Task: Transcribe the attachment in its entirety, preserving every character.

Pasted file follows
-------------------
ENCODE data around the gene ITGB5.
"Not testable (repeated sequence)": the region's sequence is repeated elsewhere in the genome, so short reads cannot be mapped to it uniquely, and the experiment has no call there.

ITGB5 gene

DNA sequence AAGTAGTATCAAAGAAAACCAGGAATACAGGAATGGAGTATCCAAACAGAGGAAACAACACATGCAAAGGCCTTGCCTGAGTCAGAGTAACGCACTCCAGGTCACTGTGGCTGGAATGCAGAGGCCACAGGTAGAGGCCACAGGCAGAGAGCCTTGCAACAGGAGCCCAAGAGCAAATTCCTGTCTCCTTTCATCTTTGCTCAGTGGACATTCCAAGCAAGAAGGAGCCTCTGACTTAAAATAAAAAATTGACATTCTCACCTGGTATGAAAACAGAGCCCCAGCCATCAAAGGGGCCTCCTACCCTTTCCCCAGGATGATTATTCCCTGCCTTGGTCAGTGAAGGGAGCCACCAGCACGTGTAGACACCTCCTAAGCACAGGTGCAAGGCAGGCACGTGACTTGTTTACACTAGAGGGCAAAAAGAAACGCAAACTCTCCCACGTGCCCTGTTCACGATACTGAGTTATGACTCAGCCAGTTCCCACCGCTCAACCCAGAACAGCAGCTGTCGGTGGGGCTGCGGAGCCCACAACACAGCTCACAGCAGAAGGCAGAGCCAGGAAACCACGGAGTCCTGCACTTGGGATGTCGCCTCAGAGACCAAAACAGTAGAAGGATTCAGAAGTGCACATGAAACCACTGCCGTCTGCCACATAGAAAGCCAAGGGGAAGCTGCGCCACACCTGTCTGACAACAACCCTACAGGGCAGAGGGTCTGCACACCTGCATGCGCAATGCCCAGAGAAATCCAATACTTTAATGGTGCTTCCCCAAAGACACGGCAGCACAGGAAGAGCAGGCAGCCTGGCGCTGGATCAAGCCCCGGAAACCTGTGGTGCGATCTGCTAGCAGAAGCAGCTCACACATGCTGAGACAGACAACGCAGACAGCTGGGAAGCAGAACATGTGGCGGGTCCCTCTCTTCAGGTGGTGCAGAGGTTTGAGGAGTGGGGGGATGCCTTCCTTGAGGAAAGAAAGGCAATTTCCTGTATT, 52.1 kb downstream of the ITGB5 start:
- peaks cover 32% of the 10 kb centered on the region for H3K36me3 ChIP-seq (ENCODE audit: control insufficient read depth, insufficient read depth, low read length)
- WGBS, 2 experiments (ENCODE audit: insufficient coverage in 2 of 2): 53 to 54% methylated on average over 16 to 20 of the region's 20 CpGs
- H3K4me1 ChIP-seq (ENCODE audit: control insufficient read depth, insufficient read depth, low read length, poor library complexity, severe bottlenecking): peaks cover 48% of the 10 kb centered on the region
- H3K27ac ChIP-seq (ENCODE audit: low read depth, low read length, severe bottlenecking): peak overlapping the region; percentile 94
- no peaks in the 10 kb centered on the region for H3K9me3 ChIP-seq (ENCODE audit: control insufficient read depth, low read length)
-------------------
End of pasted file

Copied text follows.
ENCODE data around the gene ITGB5.
"Not testable (repeated sequence)": the region's sequence is repeated elsewhere in the genome, so short reads cannot be mapped to it uniquely, and the experiment has no call there.

ITGB5 gene

DNA sequence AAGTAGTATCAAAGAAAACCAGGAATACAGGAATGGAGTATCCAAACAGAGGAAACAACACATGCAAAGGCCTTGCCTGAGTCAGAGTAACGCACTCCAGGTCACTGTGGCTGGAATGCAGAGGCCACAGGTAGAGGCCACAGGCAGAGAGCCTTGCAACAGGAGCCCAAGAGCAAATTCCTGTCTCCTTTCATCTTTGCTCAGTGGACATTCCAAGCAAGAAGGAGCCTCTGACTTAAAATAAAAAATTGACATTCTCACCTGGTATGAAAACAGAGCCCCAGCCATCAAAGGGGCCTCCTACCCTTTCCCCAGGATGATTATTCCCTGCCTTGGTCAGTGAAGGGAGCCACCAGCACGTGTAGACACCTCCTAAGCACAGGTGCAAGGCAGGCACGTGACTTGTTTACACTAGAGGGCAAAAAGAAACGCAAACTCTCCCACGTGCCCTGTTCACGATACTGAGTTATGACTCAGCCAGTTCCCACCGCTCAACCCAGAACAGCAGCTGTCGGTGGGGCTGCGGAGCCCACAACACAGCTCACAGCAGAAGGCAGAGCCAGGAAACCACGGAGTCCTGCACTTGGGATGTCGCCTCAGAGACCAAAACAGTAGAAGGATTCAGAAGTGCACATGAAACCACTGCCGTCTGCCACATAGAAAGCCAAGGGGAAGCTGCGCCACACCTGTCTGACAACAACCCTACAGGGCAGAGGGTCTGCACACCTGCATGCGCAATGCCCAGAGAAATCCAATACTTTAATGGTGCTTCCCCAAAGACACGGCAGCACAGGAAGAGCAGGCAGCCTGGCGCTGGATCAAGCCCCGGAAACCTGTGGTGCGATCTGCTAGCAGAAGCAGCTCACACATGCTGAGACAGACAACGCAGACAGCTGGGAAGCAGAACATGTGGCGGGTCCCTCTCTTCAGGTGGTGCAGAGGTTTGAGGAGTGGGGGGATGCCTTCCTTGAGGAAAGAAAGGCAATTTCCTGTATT, 52.1 kb downstream of the ITGB5 start:
- peaks cover 32% of the 10 kb centered on the region for H3K36me3 ChIP-seq (ENCODE audit: control insufficient read depth, insufficient read depth, low read length)
- WGBS, 2 experiments (ENCODE audit: insufficient coverage in 2 of 2): 53 to 54% methylated on average over 16 to 20 of the region's 20 CpGs
- H3K4me1 ChIP-seq (ENCODE audit: control insufficient read depth, insufficient read depth, low read length, poor library complexity, severe bottlenecking): peaks cover 48% of the 10 kb centered on the region
- H3K27ac ChIP-seq (ENCODE audit: low read depth, low read length, severe bottlenecking): peak overlapping the region; percentile 94
- no peaks in the 10 kb centered on the region for H3K9me3 ChIP-seq (ENCODE audit: control insufficient read depth, low read length)